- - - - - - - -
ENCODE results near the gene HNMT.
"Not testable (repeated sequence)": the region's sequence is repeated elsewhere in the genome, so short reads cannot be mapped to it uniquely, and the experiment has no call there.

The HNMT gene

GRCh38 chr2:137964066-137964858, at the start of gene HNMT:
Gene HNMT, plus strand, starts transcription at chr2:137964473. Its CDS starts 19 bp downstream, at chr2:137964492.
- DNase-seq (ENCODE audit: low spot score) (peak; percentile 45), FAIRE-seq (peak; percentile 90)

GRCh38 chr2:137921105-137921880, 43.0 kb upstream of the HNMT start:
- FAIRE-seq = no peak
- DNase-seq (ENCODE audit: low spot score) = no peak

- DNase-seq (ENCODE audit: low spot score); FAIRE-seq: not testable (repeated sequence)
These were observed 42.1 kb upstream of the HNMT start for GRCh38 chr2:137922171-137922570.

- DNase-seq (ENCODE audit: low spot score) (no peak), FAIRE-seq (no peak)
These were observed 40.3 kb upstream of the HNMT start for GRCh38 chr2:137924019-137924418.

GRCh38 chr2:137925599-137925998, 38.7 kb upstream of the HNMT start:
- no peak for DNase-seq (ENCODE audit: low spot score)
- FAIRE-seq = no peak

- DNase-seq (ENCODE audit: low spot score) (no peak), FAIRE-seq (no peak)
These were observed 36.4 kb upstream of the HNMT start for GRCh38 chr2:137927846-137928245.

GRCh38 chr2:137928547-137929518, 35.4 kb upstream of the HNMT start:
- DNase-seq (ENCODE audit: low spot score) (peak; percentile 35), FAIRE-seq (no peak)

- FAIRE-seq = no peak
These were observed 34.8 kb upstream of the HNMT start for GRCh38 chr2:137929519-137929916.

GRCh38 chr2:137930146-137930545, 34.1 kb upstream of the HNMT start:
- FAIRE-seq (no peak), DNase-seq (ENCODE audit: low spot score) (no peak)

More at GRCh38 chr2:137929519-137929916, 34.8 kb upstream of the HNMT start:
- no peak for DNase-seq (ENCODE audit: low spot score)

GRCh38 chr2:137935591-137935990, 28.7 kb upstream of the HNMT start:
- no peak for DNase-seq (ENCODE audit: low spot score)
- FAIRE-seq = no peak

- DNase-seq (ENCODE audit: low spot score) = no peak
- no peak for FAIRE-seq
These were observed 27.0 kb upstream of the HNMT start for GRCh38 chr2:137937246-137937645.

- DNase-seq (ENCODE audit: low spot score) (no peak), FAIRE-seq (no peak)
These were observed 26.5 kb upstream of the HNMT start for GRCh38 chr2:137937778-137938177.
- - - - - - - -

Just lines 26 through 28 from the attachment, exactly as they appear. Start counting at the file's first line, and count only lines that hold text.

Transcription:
- no peak for DNase-seq (ENCODE audit: low spot score)

GRCh38 chr2:137935591-137935990, 28.7 kb upstream of the HNMT start:
- no peak for DNase-seq (ENCODE audit: low spot score)